In these days of Pandemia, quarantine, and self-isolation, it’s easy to let your thoughts wander, whether into mania or into depression. As much as we seem to try to avoid the darker parts of these thoughts, it’s been proven that so-called toxic positivity does more harm than good, so no, I will not keep calm nor carry on, not right now, anyways. Such is the modus operandi for grabyourface, a new face in the “nu goth” movement who blends post-punk, sadcore, and electronic music to give an eerily captivating soundtrack to her gloomy, contemplative words on her debut album sea.
Despite its dark beauty and gripping backdrops, this is an album which one should check themselves before taking in. As the artist herself says, this is the product of “some fucked up shit that happened, but I will not thank that for happening.” For those ready to let this record wash over them, they will be greeted by an amalgam of post-punk, dark pop, and a healthy dose of rhythmic vocal delivery to boot.
“sombre” starts in with an odd mix; that is, trap hi-hats under post-punk guitar lines. It should be noted that “odd” does not mean “bad,” but it is unexpected. The lyrics are wrenching, with the refrain reading “I can’t fucking breathe, I can’t hear your words,” before commiserating that “if this is reality, then I don’t mind / giving up the fight.” This is not a romanticization or even a dramatization, but putting the words and feelings that so many seem to not understand, or do not wish to understand, in plain English. There’s not wordplay to be had here, the singer just tells it like it is, and how it is is fucking painful.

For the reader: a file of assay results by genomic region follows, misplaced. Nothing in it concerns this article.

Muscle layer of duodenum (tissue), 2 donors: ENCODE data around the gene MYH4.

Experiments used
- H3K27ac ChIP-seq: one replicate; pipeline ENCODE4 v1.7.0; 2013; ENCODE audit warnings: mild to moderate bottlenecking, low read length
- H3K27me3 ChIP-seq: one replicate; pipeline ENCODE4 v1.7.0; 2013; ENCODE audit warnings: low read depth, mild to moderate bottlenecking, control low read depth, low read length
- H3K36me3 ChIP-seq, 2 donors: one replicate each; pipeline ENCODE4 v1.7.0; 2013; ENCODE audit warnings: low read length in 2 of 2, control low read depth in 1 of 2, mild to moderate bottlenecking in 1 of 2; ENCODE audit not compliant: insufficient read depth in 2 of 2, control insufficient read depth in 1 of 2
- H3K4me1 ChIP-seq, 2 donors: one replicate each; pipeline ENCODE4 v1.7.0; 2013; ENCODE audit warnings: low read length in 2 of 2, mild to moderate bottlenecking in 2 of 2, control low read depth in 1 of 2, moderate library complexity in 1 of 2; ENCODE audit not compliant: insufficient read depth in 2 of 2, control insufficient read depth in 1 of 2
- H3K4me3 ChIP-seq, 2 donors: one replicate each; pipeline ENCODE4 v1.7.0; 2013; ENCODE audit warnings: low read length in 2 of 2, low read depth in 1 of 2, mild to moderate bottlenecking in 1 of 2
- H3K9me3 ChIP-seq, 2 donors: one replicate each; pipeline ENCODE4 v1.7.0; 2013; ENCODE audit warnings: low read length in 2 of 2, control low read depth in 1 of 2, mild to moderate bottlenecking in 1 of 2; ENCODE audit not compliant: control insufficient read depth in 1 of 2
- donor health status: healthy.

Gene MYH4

I could break down every track of the six on “sea,” but they’re all pretty similar in this regard, save for the ambient synth and piano of “somewhere else.” They’re reflective, evocative, and there’s not much in the way of flash or parlor tricks to dress up this release. And for once, I’m really glad that’s the case. grabyourface isn’t trying to turn trauma into triumph with sea, she is putting her all, the good and the bad, into her work, and the result is stark. Whether she talk-sings or almost raps her verses, or vocal melodies double down on the anguish in various refrains, her voice is pained to the point of numbness. There is as much inflection as there needs to be, and that isn’t much, nor does it need to be.
This may be a short release, clocking in around twenty-four minutes, but it is not an easy twenty-four minutes to get through. It may resonate with you on an uncomfortable level, but this record serves as a reminder that, even with the distances between us, which have never felt more real than right now, you are not alone. We are not alone. If you’re in the frame of mind to let it, allow sea to take you in, confront those feelings, dabble in the darkness, and come out the other side of it with a new perspective, or at least an appreciation for the haunting taboos that grabyourface takes on here.
sea is available now via Negative Gain Productions.